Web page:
Butcher's Block Customers Flock to Mel Sr.'s; Chickens at Market Poultry

Article excerpt

Byline: Marguerite Higgins, THE WASHINGTON TIMES

Mel Inman's customers wait like concertgoers as the maestro of poultry strides into the Eastern Market in Southeast, wraps himself in a white apron and begins with the soothing patter that precedes each sale.

He chats up the customers, most of whom are regulars, asking about family members, offering opinions on the weather and the poultry industry and any other topic that presents itself.

All the while, Mr. Inman, the 52-year-old owner and head butcher of Market Poultry, is looking ahead to the heavier crowds expected to pass by his poultry counter in the enclosed market today and tomorrow as customers get last-minute Easter orders.

On this day, after dealing with the first crush of business, Mr. Inman talks with his son and co-worker, Mel Jr., about orders that have come in and how much the business has in stock for the rest of the week.

Mr. Inman's son brings him up to speed on the current orders and then Mr. Inman is in his element, slicing up and de-boning birds, weighing orders and waiting on customers.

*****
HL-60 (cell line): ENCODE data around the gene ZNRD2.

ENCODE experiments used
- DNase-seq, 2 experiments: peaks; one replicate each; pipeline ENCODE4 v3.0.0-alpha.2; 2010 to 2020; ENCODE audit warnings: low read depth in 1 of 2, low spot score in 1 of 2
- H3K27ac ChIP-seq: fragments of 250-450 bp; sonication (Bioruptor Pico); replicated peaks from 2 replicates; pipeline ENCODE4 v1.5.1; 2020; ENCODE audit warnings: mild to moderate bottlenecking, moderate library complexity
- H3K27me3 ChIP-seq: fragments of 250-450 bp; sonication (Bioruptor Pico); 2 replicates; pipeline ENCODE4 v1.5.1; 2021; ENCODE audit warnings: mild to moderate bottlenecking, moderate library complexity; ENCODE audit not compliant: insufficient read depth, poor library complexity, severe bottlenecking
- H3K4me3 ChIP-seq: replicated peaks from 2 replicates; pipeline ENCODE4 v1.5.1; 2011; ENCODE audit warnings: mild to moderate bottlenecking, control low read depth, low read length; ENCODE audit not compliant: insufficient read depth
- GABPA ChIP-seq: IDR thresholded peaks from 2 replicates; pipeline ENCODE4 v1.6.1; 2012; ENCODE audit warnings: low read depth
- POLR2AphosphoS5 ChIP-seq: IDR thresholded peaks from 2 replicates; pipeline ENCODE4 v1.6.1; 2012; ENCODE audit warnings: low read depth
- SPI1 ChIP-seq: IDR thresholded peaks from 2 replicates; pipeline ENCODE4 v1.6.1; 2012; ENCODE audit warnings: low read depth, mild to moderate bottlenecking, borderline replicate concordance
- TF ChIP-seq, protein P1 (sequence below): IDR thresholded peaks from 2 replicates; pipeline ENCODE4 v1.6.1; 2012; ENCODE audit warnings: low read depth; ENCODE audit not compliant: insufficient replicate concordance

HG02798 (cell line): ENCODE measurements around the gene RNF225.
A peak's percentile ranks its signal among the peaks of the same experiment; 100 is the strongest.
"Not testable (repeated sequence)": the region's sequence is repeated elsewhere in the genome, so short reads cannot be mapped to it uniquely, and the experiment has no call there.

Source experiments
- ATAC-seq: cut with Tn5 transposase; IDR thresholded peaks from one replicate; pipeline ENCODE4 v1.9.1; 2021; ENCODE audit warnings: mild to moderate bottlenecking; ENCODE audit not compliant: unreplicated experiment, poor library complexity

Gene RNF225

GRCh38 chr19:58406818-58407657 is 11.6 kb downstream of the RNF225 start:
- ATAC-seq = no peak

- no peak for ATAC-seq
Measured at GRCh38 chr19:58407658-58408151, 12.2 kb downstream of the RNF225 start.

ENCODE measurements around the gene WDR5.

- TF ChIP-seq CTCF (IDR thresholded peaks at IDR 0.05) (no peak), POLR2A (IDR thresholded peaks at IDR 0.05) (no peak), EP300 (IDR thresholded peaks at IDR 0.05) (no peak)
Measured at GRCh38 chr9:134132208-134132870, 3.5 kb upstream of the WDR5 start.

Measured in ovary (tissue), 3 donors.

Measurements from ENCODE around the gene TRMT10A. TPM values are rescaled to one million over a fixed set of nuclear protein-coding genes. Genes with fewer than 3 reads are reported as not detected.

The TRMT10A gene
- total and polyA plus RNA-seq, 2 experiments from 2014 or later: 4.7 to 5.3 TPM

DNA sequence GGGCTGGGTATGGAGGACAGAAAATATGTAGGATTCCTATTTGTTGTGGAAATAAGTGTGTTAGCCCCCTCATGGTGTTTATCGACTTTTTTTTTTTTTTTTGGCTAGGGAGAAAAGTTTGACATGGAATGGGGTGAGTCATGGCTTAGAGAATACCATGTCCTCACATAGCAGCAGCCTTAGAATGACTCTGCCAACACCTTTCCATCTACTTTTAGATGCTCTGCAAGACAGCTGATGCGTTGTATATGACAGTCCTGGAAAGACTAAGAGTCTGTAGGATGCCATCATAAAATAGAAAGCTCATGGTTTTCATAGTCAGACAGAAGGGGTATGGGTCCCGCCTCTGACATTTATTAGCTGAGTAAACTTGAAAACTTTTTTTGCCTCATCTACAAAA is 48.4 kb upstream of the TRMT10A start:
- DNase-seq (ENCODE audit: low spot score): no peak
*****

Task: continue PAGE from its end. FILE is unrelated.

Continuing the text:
He started his stand in the market in 1976 after working for two years at the same poultry stand under another owner, Eleman Queen.

Mr. Inman had studied to be an architect but chose running a business instead because "I like not just what I'm selling but the people I'm selling it to here," he says.

He talks with four employees who are deboning chickens or preparing requested cuts of meat like turkey steak cubes, boneless leg roasts or turkey chops.

Boneless chicken breasts are the most popular order, but Mr. Inman says he gets frequent calls for specialized poultry cuts.

Poultry Market sells on average 10,000 pounds of meat each week, with most of the chicken coming from Allen Family Foods Inc., a Seaford, Del., chicken-processing company. Mr. Inman also buys an organically grown products from Eberly Poultry Inc., a Stevens, Pa., poultry and bird company.

In addition to the staples of chicken, turkey and duck, Mr. Inman also sells quail, pheasant, squab, elk, wild boar, buffalo, turtle and even alligator meat.

"You'd be surprised, but we get enough orders for this to keep it in stock," he says, pointing to an upright freezer that holds varied cuts of meat.

Besides being a salesman and butcher, Mr. Inman is an amateur psychologist and business consultant at times.

He cracks jokes with people waiting in line, asks other market workers passing by about business decisions and gives a sympathetic nod while listening to a middle-aged woman inform him that her son recently died. …